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Monday, May 29, 2017

Cesare Lombroso and the Early History of Criminal Investigation and Criminology

     For the first five thousand years or so, mankind's detective work was incredibly shoddy. A criminal investigation prior to the 1800s generally meant little more than a hasty search for eyewitnesses and motives and, above all, the coercion of the accused into confessing.

     That began to change in the mid-to late 1800s, as schools of forensic medicine opened up, as detectives turned to fingerprints [in the U.S. investigators didn't routinely process crime scenes for latents until the 1950s] and police departments began to collect mug shots. French chemists refined blood analysis.

     By the 1890s, criminologists appeared to be on the verge of a startling breakthrough: identifying criminal body types or markers.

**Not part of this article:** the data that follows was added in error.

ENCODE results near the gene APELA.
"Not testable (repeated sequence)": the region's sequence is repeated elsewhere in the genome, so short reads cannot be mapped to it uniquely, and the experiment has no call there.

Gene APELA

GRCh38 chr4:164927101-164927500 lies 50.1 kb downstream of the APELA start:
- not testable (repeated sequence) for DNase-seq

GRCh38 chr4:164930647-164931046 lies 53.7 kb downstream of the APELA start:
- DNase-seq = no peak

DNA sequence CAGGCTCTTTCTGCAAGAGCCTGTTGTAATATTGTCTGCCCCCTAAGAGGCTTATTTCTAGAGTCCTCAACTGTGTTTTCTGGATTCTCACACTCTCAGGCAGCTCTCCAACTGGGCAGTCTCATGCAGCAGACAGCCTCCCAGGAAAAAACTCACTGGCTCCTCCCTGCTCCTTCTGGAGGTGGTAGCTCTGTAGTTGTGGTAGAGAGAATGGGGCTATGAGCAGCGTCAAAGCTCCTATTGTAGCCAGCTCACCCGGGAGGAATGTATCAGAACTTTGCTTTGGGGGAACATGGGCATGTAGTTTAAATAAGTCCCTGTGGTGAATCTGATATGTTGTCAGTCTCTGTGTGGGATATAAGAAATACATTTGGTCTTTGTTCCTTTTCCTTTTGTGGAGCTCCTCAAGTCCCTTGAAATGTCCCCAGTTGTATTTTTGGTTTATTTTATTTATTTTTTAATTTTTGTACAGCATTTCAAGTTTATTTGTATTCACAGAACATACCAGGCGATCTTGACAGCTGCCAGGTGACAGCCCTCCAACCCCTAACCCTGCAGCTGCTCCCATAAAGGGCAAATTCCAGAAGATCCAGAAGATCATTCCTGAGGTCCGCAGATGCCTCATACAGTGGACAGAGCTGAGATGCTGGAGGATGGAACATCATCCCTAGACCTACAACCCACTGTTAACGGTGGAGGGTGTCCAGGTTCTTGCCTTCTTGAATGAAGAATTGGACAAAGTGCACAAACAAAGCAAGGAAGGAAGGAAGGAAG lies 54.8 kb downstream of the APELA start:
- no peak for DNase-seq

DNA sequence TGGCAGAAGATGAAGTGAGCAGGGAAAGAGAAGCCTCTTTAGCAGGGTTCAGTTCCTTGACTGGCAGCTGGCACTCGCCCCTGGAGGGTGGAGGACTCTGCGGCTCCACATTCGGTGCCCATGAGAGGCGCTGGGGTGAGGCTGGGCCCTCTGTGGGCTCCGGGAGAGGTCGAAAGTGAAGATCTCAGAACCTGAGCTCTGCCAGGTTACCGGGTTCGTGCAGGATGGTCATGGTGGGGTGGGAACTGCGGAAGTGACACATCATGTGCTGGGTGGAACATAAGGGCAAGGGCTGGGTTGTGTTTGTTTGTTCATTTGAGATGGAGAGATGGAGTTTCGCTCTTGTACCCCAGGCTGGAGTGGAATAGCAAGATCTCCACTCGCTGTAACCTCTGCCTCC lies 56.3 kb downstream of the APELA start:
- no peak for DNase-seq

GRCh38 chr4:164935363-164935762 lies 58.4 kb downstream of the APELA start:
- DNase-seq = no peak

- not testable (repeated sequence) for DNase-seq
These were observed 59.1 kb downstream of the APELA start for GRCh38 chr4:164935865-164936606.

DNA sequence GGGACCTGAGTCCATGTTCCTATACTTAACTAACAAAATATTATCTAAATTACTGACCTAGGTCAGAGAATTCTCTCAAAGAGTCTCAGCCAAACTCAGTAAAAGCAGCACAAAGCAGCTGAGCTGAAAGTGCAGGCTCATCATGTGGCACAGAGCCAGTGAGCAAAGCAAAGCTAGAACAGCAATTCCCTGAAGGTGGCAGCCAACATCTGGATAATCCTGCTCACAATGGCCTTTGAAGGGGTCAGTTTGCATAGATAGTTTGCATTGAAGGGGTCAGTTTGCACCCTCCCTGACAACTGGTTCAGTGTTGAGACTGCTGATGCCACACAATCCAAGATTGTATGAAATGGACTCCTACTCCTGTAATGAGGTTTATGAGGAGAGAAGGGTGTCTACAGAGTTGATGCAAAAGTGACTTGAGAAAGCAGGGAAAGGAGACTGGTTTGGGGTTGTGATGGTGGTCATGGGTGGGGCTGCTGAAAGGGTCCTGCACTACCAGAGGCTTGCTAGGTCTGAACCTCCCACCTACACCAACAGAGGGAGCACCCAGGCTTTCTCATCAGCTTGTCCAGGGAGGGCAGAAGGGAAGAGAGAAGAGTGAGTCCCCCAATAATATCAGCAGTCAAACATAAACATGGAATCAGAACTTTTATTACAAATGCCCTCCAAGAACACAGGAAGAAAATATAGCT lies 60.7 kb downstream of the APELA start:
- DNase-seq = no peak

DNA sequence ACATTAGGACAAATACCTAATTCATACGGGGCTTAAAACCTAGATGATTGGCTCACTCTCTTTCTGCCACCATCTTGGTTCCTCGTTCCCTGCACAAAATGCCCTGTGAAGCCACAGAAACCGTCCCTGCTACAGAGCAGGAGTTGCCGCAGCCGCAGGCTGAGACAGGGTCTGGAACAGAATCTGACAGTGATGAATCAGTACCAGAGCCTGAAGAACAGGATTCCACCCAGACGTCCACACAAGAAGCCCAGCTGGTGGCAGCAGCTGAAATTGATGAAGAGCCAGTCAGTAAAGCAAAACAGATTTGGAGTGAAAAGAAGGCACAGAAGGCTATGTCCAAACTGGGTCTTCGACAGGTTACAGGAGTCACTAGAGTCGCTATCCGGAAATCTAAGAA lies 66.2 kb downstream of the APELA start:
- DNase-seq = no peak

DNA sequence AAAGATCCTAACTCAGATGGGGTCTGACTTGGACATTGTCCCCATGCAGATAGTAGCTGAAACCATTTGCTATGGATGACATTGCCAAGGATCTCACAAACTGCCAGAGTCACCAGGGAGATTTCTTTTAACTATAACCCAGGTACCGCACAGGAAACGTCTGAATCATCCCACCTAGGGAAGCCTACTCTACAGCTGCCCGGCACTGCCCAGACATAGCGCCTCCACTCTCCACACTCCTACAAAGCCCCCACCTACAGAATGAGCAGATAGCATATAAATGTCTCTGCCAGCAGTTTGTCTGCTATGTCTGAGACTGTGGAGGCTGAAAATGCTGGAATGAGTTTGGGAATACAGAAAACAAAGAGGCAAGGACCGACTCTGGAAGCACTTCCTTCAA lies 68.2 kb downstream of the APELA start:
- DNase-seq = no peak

Internationally acclaimed Italian scientist, Cesare Lombroso, claimed that by carefully examining the physical characteristics of a suspect, i. e., every nook and cranny of the body, he could help determine guilt or innocence. [Actually, Lombroso claimed the ability to identify criminal types by analyzing their faces and general builds. For example, short, stocky men with low foreheads were often criminals.]

     Imagine the implications. Say someone was accused of rape, but the eyewitness identification was a bit shaky. What if Lombroso could inspect the man's body or skull and find definitive markers revealing the man to be a rapist? Would it be the suspect's ear? His tongue? His nose hair? No body part was off-limits to these scientific pioneers.

Richard Zacks, An Underground Education, 1997 

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